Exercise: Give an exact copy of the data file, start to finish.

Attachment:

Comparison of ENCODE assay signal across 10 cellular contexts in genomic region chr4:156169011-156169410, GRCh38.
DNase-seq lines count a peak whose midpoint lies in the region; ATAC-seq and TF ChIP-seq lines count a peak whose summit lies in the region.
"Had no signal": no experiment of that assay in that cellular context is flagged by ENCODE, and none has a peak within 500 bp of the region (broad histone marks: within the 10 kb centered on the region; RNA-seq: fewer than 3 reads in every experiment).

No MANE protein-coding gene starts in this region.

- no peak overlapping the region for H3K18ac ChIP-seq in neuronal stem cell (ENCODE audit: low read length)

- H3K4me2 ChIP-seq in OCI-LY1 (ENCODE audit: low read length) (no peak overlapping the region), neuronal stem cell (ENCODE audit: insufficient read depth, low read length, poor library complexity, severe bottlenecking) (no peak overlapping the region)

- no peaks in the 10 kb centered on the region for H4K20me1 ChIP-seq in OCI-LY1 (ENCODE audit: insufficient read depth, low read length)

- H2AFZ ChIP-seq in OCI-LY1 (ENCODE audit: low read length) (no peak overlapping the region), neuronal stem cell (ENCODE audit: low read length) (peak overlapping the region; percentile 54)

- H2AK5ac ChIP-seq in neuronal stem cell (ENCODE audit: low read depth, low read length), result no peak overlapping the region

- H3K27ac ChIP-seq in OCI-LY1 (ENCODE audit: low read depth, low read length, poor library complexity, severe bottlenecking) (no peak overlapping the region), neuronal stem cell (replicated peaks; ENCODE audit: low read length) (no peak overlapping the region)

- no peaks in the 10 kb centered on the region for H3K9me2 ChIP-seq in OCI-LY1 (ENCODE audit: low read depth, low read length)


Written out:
Comparison of ENCODE assay signal across 10 cellular contexts in genomic region chr4:156169011-156169410, GRCh38.
DNase-seq lines count a peak whose midpoint lies in the region; ATAC-seq and TF ChIP-seq lines count a peak whose summit lies in the region.
"Had no signal": no experiment of that assay in that cellular context is flagged by ENCODE, and none has a peak within 500 bp of the region (broad histone marks: within the 10 kb centered on the region; RNA-seq: fewer than 3 reads in every experiment).

No MANE protein-coding gene starts in this region.

- no peak overlapping the region for H3K18ac ChIP-seq in neuronal stem cell (ENCODE audit: low read length)

- H3K4me2 ChIP-seq in OCI-LY1 (ENCODE audit: low read length) (no peak overlapping the region), neuronal stem cell (ENCODE audit: insufficient read depth, low read length, poor library complexity, severe bottlenecking) (no peak overlapping the region)

- no peaks in the 10 kb centered on the region for H4K20me1 ChIP-seq in OCI-LY1 (ENCODE audit: insufficient read depth, low read length)

- H2AFZ ChIP-seq in OCI-LY1 (ENCODE audit: low read length) (no peak overlapping the region), neuronal stem cell (ENCODE audit: low read length) (peak overlapping the region; percentile 54)

- H2AK5ac ChIP-seq in neuronal stem cell (ENCODE audit: low read depth, low read length), result no peak overlapping the region

- H3K27ac ChIP-seq in OCI-LY1 (ENCODE audit: low read depth, low read length, poor library complexity, severe bottlenecking) (no peak overlapping the region), neuronal stem cell (replicated peaks; ENCODE audit: low read length) (no peak overlapping the region)

- no peaks in the 10 kb centered on the region for H3K9me2 ChIP-seq in OCI-LY1 (ENCODE audit: low read depth, low read length)